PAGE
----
So here I am sheltering under some scaffolding in Covent Garden trying to avoid the pissy rain. It has already turned the dapper gent that I imagined myself to be when I set out earlier in the morning into a bedraggled soggy mess.
Next to me in a fire exit doorway sits a homeless chap also avoiding the rain. His legs are deep in a sleeping bag, his elbows on his knees, a hand props up his chin.
A look of resignation is etched into his face as he looks out towards the raindrops hitting the pavement.
I decide to talk to him, having nothing better to do and thinking that people probably don’t talk to him that much during the course of any given day, so maybe I will.
How are you doing I ask him. Yeah not bad, considering he says. We make eye contact & I am struck by the clearness of his eyes, he looks remarkably together for somebody living on the street. In the conversation that follows he tells me he doesn’t drink or do drugs, that’s a mugs game he explains, I keep myself clean he adds. How and why he is here doesn’t come into the conversation, something tells me he doesn’t want to talk about it. We exchange names, his is Steve.
I glance down the street and look at the four figures heading our way, I’m struck by the group, they are beneath two umbrellas, two blokes, two women. The women are hot, very hot. The men are not.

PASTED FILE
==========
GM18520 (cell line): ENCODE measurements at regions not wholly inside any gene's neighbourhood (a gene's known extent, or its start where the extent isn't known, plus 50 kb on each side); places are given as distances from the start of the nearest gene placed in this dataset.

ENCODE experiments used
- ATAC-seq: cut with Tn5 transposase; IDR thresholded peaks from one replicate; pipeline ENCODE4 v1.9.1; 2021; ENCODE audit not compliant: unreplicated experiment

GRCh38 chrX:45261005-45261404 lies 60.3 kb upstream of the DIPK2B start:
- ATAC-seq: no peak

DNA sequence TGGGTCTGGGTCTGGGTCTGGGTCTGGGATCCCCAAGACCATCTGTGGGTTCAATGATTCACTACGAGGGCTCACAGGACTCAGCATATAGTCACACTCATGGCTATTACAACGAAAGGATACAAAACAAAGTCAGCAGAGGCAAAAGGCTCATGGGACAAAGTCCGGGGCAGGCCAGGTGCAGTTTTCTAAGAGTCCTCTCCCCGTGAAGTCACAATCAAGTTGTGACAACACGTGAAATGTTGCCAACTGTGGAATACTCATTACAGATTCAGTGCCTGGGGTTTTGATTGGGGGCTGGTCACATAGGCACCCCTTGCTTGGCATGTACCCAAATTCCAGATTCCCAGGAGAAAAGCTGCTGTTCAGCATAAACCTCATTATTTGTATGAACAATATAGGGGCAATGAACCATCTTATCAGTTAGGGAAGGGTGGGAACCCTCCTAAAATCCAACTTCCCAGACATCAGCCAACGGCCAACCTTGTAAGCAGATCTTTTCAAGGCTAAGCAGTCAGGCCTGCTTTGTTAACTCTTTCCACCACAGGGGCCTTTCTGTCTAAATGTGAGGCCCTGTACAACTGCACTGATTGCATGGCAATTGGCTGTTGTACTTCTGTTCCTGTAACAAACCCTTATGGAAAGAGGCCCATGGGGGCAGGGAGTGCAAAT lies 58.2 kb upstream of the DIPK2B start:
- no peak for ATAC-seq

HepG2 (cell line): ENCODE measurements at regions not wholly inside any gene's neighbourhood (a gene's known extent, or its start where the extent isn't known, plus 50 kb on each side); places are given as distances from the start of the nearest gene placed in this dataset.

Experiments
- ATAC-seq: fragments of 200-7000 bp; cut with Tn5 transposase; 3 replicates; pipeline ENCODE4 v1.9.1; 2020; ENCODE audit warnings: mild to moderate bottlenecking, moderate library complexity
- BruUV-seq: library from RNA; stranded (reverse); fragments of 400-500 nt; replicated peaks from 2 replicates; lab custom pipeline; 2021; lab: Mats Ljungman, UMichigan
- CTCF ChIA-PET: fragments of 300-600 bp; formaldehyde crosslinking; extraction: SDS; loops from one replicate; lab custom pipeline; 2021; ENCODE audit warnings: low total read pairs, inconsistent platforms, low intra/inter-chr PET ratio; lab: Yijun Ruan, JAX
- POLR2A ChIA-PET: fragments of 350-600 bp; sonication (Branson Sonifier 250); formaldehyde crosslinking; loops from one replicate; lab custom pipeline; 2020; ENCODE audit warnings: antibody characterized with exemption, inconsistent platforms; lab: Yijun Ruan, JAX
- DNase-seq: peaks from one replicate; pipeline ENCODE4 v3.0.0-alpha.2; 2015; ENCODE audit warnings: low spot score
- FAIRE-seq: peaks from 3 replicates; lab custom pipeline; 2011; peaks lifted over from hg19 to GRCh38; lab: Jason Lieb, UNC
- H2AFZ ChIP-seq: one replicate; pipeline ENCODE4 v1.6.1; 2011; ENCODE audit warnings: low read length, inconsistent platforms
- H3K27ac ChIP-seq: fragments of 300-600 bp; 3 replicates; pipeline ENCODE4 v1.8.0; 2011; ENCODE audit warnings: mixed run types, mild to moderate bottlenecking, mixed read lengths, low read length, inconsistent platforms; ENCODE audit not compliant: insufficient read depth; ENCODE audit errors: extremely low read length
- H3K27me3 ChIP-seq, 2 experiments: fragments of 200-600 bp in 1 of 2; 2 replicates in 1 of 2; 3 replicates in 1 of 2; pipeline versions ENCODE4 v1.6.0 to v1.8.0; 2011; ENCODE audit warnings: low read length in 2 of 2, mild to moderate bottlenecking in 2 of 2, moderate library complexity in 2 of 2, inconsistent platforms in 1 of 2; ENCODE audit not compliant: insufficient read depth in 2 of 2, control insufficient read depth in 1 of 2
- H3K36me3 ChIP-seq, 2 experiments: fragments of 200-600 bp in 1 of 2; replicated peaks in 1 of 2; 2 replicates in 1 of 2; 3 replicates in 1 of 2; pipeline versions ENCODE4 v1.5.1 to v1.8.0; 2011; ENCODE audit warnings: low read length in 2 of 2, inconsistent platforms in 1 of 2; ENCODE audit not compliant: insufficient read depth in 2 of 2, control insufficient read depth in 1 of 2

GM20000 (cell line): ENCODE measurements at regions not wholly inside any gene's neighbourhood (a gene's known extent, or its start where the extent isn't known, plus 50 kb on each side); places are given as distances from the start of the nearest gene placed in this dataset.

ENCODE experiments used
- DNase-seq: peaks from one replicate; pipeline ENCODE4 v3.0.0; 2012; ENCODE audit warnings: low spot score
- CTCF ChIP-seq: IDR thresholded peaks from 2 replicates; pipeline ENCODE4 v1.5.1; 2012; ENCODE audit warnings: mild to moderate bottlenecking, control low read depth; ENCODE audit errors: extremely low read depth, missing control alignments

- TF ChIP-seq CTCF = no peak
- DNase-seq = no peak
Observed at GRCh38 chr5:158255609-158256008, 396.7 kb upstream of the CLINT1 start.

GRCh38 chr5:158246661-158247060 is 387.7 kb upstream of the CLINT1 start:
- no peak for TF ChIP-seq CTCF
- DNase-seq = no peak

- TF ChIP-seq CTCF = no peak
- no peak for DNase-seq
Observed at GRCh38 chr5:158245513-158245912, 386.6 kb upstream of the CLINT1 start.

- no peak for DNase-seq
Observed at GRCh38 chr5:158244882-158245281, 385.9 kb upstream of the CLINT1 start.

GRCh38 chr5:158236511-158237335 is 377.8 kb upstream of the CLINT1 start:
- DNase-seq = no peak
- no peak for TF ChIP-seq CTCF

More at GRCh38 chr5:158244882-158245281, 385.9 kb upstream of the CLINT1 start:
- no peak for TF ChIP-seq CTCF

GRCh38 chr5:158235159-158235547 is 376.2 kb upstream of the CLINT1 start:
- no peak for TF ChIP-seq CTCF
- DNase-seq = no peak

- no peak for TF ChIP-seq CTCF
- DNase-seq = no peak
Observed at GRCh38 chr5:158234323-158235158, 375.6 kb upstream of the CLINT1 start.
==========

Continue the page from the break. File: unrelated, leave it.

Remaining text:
The shorter of the two men is formally dressed, his hair is thinning, he wears a navy suit, the taller man – greyer, skinnier and older, though likewise in a suit he has a boho chic vibe going on. The women that accompany them are both gorgeous & both younger, maybe there is hope for me……………..
Hang on a minute, the little bloke, it looks like…….. it is, Ian Hislop, of TV & Private Eye fame. And…. And the other guy, fuck me it’s Bob Geldof, it’s Sir Bob.
The foursome pass by & I pretend not to notice, that’s the British thing to do, pretend you’ve not recognised them. Of course what I’d really like do is go up and say hello, to get a selfie, but of course I cannot, that would be thoroughly bad form.
As they walk past I hear them talking about lunch, I wonder where they are going. As they head away up towards Long Acre and their figures grow smaller I remember that I’ve a Tescos cheese & pickle sandwich in my raincoat pocket.
I look towards Steve, he didn’t notice the Celebs. The sandwich feels like it’s getting heavier in my pocket. I go to take it out and hold it towards him & ask if he is hungry. No thanks he says, some French kids gave me a Burger earlier, I’m full. I put the sandwich back in my pocket, remarkably it doesn’t feel as heavy anymore.
As I Iook down the street two women are heading my way sharing an umbrella, one looks familiar.
No way, it can’t be…… yep, it is Helena Bonham-Carter. Doesn’t London have a way of surprising a person. Of course I want to snap her but I cant. It’s such a painful temptation.
Then blow me for the next quarter of an hour I stand there and watch as a stream of the Who’s Who of TV & Movies & Music walk right by me, it is utterly surreal, what the fuck is going on?